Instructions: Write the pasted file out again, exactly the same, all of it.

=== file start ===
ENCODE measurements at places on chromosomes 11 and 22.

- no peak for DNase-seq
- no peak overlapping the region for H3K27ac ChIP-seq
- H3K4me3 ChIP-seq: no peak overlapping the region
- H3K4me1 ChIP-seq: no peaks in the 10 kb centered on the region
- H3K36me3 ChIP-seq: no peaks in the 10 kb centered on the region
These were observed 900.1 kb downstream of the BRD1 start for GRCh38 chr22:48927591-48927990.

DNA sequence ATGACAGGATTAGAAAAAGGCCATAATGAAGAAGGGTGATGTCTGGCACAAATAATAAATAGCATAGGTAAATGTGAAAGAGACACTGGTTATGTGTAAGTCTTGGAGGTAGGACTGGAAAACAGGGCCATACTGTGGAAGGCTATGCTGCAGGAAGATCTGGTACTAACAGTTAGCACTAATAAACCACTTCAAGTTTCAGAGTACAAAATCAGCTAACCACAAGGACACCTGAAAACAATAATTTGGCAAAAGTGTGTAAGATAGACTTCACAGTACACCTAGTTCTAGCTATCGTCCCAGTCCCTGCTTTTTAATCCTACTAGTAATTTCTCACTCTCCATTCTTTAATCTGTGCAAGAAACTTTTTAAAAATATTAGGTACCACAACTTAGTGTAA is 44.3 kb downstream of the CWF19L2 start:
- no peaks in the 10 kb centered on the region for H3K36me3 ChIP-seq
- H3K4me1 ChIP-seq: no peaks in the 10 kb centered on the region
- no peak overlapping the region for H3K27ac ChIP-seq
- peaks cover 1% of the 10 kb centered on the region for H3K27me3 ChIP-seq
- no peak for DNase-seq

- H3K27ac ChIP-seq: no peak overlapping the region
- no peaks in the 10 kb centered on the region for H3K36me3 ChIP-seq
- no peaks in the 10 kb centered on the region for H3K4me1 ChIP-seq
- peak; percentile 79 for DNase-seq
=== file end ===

ENCODE measurements at places on chromosomes 11 and 22.

- no peak for DNase-seq
- no peak overlapping the region for H3K27ac ChIP-seq
- H3K4me3 ChIP-seq: no peak overlapping the region
- H3K4me1 ChIP-seq: no peaks in the 10 kb centered on the region
- H3K36me3 ChIP-seq: no peaks in the 10 kb centered on the region
These were observed 900.1 kb downstream of the BRD1 start for GRCh38 chr22:48927591-48927990.

DNA sequence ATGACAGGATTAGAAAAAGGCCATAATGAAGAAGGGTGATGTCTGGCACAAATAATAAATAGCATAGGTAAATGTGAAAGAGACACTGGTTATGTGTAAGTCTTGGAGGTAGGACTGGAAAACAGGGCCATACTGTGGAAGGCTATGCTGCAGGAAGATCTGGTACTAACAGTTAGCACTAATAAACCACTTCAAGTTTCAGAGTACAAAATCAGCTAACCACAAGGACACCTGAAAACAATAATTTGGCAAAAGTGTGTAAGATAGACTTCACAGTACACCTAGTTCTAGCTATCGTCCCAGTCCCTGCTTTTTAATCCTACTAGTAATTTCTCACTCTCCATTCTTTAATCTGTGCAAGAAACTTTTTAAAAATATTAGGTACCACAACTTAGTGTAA is 44.3 kb downstream of the CWF19L2 start:
- no peaks in the 10 kb centered on the region for H3K36me3 ChIP-seq
- H3K4me1 ChIP-seq: no peaks in the 10 kb centered on the region
- no peak overlapping the region for H3K27ac ChIP-seq
- peaks cover 1% of the 10 kb centered on the region for H3K27me3 ChIP-seq
- no peak for DNase-seq

- H3K27ac ChIP-seq: no peak overlapping the region
- no peaks in the 10 kb centered on the region for H3K36me3 ChIP-seq
- no peaks in the 10 kb centered on the region for H3K4me1 ChIP-seq
- peak; percentile 79 for DNase-seq